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Child protection and the Childrens Court 

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Why is Child Safety Services involved with my family?

Child Safety Services becomes involved with your family if they are concerned about your safety or whether someone is looking after you properly.

Child Safety is part of a government department called the Department of Communities. You may have heard it called another name like ‘DOCS’, ‘the department’ or ‘child safety’.

If Child Safety is involved in your life, you might still live at home, or with a carer, or in care.

Why is the Childrens Court involved with my family?

The law says children and young people need to be safe where they live. If Child Safety is concerned about your safety and wellbeing, they can ask the Childrens Court to make an order (decision) for them to check out your situation, or for you to be placed in care.

Going to court doesn’t mean anyone is in trouble. The court’s role is to hear the facts about your situation and then make a decision about how to take care of you and keep you safe. Because the decision affects you, you can have a say about it (if you want to).

What is child protection law about?

Child protection law aims to:

  • Make sure you are safe from ‘harm’ – harm can mean your body being hurt, or your feelings being hurt, or that you are not being looked after properly.
  • Find out whether your parents can take care of you and keep you safe from harm.
  • Make sure that if you are in care, Child Safety has a case plan for you that is about the things you need. Your case plan explains how Child Safety, your parents, and other important adults in your life will take care of you and keep you safe. A case plan usually explains things like who you live with, where you will go to school, and how you will spend time with your family.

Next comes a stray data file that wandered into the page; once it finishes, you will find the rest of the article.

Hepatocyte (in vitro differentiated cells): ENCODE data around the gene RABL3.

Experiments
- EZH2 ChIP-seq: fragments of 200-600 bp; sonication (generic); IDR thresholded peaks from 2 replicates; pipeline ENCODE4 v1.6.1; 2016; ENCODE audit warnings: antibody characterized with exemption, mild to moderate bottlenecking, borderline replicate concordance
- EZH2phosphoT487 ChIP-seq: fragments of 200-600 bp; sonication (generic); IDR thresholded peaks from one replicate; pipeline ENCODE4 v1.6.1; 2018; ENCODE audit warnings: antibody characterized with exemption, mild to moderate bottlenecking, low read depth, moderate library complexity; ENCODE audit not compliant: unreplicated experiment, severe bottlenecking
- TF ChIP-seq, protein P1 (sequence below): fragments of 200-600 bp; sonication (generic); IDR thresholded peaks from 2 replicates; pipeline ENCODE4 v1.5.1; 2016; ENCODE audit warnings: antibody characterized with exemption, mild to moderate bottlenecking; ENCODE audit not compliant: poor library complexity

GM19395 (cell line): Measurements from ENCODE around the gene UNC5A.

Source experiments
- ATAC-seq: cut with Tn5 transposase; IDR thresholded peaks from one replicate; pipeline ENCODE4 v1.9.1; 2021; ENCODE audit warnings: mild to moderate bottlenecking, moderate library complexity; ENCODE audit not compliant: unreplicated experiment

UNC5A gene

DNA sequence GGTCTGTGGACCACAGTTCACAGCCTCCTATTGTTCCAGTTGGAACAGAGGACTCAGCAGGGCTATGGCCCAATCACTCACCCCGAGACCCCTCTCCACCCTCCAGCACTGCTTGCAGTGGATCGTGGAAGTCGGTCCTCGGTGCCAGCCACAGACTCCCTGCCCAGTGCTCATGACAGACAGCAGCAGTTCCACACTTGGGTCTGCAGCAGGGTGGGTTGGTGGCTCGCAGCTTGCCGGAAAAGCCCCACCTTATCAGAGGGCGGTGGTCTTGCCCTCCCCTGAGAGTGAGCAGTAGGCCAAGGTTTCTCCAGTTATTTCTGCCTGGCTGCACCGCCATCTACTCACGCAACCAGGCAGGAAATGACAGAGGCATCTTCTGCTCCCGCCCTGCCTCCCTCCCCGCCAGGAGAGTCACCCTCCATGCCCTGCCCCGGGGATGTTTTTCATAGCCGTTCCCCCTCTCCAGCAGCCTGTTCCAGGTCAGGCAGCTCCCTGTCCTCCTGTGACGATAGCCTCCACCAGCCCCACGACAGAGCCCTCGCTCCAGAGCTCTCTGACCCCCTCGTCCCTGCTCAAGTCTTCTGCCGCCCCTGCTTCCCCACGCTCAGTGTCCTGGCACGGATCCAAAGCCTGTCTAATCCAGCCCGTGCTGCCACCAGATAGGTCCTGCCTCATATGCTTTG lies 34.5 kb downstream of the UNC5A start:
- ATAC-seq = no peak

• Work out whether the order Child Safety has asked the court to make is the best order to make sure you are safe.

What helps the court make the decision about you?

The court will make its decision by looking at:

  • Information it receives from Child Safety about your family. This might include information from the police, your school, and doctors. Child Safety will tell the magistrate whether everyone has been working on your case plan, and if it helped to make things better and keep you safe. Your Child Safety Officer (CSO) will put all their information into an ‘affidavit’. The affidavit is like a letter written to the court, where the person writing it promises the information in it is true.
  • Information from your parents about what has happened in the past and what they are doing to make sure you are safe in the future.
  • If you are Aboriginal or Torres Strait Islander, Child Safety and the court are required to seek cultural advice from the Recognised Entity about your connection to your family, culture and community.
  • Information from the separate representative about you and your family. This should include information from you, your parents, and other important adults in your life. The separate representative might also ask someone like a social worker to write a report for the court that explains your family situation. The report writer will usually spend time with you, your parents and other important people in your life. In their report, the report writer will make recommendations about what should happen to look after you and keep you safe. This report will be given to your separate representative and the Childrens Court.
  • Information about what you think (your views and wishes). The court might get this information from Child Safety, your parents, your separate representative, or your direct representative. The court might also get the information directly from you, if that’s what you want to do.

 

This resource has been developed as part of the Childrens Court Participation Project. It is intended to be used with children and young people aged 10 to 17 years by child safety officers, lawyers and youth workers.



Last modified: 30 March 2012 10:04AM
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Child protection and the Childrens Court